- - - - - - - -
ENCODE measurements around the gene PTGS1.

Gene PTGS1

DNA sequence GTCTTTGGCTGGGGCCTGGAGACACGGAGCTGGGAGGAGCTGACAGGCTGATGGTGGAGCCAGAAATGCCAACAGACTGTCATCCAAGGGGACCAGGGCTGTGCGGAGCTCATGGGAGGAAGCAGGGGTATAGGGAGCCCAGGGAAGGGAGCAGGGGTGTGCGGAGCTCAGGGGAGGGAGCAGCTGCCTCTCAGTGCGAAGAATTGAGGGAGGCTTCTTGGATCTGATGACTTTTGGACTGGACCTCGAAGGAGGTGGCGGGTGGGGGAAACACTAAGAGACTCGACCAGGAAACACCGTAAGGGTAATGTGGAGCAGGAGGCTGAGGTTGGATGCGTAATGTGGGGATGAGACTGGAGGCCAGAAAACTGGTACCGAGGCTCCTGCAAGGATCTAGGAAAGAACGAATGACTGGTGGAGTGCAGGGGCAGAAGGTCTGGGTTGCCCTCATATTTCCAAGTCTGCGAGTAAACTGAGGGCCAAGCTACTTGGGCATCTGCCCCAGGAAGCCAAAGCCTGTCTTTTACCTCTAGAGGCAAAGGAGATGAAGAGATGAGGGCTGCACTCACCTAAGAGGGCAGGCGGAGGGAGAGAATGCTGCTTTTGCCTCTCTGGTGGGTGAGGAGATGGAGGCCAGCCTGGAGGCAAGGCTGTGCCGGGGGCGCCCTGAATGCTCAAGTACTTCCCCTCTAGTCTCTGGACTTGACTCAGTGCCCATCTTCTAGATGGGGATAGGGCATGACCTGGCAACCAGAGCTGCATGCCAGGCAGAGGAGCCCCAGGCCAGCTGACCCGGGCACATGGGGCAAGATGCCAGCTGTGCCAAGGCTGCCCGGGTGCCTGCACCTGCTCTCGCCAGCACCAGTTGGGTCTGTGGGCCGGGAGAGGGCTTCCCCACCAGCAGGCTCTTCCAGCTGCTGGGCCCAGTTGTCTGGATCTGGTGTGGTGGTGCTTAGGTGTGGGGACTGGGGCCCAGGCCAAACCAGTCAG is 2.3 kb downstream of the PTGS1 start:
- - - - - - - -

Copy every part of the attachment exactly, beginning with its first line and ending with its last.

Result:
ENCODE measurements around the gene PTGS1.

Gene PTGS1

DNA sequence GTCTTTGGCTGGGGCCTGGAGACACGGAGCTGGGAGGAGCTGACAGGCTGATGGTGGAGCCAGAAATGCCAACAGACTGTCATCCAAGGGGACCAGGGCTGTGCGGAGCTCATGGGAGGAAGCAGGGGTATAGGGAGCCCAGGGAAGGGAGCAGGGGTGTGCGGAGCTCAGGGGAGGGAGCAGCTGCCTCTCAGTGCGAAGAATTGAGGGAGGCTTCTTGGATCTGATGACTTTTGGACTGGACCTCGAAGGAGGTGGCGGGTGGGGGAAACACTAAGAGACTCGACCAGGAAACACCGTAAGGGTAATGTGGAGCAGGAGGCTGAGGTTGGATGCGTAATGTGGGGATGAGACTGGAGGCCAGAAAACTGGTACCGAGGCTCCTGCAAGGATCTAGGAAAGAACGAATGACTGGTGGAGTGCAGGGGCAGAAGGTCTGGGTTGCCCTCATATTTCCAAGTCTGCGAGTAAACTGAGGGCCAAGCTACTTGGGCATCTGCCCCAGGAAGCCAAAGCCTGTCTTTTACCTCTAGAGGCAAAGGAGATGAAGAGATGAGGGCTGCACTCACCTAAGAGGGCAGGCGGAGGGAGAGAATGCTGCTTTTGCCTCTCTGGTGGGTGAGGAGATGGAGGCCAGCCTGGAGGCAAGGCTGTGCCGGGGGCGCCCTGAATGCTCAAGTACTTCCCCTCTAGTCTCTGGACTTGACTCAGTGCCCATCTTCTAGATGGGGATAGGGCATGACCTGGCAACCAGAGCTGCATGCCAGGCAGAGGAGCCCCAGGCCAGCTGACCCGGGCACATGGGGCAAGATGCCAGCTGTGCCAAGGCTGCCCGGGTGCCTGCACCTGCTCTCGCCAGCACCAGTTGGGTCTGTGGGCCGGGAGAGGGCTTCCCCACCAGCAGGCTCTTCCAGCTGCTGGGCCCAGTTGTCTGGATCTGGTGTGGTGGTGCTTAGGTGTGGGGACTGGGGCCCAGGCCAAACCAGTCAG is 2.3 kb downstream of the PTGS1 start: